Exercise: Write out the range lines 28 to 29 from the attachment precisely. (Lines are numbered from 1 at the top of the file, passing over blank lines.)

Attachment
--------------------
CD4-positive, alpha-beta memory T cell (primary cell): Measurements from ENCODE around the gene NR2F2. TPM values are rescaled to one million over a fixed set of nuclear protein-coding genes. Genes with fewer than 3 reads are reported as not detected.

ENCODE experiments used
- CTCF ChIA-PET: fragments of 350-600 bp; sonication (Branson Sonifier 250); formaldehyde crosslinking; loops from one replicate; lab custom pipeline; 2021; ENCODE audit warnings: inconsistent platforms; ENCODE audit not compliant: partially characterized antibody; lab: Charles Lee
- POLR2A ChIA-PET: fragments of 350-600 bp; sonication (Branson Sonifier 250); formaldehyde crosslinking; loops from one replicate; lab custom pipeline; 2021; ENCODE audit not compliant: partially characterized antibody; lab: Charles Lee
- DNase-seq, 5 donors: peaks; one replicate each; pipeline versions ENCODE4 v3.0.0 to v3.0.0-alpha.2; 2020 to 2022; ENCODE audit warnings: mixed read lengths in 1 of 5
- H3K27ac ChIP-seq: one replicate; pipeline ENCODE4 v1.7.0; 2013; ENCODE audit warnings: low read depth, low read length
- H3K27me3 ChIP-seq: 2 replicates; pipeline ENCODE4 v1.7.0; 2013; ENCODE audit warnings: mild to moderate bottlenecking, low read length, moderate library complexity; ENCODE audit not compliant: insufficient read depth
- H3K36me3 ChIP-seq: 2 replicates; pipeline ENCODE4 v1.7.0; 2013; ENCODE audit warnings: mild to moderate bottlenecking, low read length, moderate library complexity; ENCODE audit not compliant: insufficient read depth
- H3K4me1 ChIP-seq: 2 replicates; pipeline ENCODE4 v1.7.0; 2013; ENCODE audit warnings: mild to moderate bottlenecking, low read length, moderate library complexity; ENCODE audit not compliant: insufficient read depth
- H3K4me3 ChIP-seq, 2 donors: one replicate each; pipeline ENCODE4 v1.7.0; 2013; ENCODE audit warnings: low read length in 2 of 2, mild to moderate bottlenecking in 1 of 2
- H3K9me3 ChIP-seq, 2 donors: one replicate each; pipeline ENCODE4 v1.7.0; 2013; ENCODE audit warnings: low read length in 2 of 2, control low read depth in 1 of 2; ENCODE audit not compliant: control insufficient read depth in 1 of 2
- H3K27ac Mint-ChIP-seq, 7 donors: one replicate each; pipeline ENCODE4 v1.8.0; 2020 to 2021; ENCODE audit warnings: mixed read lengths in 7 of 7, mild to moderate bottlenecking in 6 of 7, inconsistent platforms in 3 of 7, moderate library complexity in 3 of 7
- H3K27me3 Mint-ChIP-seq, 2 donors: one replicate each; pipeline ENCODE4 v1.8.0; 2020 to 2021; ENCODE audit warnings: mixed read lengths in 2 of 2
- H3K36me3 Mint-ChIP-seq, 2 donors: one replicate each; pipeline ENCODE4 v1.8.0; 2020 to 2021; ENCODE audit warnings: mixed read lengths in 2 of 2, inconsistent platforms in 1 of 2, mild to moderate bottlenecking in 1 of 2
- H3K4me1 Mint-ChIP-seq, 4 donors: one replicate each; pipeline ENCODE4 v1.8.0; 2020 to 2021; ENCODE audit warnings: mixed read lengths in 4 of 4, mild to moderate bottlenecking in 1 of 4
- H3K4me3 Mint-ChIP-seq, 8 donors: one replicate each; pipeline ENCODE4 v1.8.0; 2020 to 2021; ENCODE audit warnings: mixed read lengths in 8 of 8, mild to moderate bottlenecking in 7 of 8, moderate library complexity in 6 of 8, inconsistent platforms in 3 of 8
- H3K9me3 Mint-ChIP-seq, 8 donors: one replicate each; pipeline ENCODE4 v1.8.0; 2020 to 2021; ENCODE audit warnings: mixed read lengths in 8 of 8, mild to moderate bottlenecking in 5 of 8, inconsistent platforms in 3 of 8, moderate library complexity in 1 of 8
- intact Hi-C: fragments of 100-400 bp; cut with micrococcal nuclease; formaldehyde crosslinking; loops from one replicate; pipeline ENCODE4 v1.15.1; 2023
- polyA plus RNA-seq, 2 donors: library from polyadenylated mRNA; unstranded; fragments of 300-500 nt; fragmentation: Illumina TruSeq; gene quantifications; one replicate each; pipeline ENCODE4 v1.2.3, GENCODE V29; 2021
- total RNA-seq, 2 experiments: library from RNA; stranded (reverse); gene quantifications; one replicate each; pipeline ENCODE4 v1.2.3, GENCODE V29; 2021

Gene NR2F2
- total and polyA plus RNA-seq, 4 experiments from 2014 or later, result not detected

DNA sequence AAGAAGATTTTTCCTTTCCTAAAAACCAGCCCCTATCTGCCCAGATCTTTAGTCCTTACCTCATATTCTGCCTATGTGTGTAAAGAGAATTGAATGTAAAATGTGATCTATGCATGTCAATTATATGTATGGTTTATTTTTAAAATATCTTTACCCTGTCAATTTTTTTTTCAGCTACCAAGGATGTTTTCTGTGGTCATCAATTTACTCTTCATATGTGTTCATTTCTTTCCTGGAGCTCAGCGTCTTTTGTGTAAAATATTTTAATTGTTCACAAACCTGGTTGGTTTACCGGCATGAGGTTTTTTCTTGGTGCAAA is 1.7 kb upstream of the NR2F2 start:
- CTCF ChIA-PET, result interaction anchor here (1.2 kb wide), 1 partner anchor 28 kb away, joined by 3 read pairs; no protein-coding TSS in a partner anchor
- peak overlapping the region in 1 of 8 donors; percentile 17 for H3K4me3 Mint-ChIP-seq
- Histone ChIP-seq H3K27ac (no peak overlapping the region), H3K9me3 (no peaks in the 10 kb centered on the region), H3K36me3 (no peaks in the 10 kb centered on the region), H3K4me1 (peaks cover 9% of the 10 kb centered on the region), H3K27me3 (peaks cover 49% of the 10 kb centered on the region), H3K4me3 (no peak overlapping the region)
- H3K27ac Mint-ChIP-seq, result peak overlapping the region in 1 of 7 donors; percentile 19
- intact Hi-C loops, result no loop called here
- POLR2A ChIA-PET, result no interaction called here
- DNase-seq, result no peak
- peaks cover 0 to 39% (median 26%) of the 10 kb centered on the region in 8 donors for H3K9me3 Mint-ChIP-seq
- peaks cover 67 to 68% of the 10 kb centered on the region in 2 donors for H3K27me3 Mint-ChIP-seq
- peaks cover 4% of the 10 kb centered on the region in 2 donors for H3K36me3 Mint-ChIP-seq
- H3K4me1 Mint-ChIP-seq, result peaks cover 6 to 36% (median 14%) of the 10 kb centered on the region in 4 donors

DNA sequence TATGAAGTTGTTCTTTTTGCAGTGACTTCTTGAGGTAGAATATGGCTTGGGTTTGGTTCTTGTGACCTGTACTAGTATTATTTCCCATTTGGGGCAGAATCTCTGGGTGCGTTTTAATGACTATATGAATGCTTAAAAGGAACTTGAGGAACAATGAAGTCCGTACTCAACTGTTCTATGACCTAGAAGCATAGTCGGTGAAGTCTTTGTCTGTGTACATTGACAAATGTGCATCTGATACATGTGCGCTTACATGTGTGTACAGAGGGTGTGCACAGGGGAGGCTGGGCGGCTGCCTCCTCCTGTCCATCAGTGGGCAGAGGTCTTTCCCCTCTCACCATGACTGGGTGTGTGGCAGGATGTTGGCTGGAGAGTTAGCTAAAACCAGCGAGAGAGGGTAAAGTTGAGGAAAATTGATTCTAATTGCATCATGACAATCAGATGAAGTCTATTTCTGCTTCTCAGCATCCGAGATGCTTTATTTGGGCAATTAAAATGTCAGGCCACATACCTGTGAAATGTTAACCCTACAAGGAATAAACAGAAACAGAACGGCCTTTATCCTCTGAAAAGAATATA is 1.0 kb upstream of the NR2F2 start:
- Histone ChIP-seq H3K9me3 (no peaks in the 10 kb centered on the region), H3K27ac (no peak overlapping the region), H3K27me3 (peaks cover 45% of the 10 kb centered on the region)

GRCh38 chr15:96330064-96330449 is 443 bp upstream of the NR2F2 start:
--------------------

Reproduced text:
- intact Hi-C loops, result no loop called here
- POLR2A ChIA-PET, result no interaction called here